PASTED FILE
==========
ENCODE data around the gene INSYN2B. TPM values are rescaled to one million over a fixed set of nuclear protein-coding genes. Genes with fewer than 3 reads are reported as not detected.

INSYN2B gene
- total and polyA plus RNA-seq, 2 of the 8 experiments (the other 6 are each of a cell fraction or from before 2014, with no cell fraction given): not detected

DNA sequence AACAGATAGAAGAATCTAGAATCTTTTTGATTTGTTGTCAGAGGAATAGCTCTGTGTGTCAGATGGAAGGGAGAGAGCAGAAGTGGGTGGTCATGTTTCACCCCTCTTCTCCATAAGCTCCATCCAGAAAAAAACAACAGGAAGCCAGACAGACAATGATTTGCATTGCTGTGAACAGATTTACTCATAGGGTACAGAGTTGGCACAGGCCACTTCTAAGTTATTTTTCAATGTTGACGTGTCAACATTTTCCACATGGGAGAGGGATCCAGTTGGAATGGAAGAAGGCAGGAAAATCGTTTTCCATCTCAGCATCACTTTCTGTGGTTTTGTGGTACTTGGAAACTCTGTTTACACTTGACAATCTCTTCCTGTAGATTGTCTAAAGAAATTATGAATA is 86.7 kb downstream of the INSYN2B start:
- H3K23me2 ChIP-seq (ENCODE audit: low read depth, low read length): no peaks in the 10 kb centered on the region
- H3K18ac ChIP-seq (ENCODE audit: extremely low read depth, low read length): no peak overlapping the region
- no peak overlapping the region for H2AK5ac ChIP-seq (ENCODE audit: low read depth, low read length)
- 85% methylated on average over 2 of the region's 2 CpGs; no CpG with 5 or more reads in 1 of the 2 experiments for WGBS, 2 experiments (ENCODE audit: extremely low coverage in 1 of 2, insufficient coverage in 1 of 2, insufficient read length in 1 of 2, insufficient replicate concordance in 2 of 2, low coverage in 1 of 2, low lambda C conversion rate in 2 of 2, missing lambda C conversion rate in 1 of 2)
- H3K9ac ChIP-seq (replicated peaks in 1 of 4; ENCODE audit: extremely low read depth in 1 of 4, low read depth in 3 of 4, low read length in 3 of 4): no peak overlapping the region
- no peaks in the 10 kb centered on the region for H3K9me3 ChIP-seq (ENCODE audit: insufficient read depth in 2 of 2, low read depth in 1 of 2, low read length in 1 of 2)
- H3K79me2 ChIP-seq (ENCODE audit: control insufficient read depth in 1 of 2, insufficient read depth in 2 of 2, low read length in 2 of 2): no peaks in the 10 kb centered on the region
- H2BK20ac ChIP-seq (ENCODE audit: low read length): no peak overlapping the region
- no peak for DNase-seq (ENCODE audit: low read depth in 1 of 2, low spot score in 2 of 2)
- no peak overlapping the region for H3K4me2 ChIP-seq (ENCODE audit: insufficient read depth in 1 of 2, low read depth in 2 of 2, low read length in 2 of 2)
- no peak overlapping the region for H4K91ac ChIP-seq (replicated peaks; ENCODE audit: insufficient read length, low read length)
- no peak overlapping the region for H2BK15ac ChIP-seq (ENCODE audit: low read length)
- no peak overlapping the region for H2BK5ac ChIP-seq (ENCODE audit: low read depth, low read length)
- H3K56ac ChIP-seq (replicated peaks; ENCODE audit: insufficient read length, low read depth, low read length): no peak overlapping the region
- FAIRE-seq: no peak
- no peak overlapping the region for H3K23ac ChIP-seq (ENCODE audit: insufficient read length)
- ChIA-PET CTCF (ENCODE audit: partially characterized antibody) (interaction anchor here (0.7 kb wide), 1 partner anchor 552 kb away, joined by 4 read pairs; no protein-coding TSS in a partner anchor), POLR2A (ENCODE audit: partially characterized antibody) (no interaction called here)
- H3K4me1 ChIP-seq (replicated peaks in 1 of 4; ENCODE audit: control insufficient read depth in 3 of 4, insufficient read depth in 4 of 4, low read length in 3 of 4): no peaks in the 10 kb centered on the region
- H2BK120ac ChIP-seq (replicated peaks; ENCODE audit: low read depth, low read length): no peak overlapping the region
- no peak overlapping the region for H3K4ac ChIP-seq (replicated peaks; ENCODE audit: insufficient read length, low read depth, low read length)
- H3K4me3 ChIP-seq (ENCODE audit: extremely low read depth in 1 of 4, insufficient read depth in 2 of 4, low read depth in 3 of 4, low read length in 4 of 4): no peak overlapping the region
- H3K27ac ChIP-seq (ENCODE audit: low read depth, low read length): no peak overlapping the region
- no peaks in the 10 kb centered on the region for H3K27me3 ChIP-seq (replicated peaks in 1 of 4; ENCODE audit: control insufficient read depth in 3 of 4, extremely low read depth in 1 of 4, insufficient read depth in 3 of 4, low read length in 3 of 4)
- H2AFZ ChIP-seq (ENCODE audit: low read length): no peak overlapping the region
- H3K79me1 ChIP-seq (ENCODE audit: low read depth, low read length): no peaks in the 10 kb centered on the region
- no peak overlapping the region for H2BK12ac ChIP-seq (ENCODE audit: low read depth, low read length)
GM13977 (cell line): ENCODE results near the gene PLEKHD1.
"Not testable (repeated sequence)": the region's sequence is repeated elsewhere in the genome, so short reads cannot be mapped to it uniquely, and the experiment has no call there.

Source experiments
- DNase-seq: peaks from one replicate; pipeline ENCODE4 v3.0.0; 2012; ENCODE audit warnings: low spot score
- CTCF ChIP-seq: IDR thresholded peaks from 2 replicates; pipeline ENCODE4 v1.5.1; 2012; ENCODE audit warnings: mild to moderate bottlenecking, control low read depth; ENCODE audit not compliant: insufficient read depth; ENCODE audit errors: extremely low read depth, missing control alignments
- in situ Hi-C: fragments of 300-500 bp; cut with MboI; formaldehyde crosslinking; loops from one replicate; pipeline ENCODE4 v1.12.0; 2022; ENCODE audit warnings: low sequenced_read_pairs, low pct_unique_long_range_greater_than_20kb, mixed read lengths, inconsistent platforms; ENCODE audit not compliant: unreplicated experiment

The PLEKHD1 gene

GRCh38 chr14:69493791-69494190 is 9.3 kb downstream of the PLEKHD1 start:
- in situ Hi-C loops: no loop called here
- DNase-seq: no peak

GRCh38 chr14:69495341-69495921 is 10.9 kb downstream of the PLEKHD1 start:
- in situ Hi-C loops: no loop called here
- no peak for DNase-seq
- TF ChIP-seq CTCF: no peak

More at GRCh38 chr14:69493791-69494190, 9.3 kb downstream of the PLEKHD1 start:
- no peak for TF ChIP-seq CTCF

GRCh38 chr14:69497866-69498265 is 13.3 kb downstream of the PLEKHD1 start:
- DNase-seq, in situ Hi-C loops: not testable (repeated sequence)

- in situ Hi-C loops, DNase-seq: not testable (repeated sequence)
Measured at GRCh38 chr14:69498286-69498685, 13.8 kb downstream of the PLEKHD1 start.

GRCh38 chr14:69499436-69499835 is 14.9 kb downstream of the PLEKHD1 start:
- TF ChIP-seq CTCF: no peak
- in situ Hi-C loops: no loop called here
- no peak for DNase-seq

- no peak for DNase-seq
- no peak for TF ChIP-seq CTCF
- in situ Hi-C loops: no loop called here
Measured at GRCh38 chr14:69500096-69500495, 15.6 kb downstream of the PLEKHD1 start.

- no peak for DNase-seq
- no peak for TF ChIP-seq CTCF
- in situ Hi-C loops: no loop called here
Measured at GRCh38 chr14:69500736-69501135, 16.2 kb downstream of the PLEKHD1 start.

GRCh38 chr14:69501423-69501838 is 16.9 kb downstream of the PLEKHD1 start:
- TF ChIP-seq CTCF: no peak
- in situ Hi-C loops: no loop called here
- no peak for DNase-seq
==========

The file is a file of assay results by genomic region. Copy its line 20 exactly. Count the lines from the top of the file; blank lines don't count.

- no peak overlapping the region for H3K23ac ChIP-seq (ENCODE audit: insufficient read length)